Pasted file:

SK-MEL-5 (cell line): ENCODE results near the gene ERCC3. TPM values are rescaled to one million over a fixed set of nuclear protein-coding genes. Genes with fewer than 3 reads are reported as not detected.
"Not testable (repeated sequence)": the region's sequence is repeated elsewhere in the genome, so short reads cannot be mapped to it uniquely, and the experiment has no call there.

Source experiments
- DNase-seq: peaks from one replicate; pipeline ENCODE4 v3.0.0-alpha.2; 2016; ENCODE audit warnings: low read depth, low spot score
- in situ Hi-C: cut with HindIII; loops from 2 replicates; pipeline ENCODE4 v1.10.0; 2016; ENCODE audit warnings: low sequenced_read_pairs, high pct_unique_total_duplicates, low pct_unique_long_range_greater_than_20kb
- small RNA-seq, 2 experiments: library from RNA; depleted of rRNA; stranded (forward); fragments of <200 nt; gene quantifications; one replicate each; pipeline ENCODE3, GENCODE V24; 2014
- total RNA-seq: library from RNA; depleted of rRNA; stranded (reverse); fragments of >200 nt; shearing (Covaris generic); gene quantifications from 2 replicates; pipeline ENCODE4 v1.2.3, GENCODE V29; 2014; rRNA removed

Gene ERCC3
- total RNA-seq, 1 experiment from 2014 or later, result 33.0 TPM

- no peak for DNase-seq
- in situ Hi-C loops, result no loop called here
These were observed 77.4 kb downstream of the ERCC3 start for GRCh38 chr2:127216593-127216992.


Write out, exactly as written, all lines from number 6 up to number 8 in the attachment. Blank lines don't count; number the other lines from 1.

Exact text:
- small RNA-seq, 2 experiments: library from RNA; depleted of rRNA; stranded (forward); fragments of <200 nt; gene quantifications; one replicate each; pipeline ENCODE3, GENCODE V24; 2014
- total RNA-seq: library from RNA; depleted of rRNA; stranded (reverse); fragments of >200 nt; shearing (Covaris generic); gene quantifications from 2 replicates; pipeline ENCODE4 v1.2.3, GENCODE V29; 2014; rRNA removed

Gene ERCC3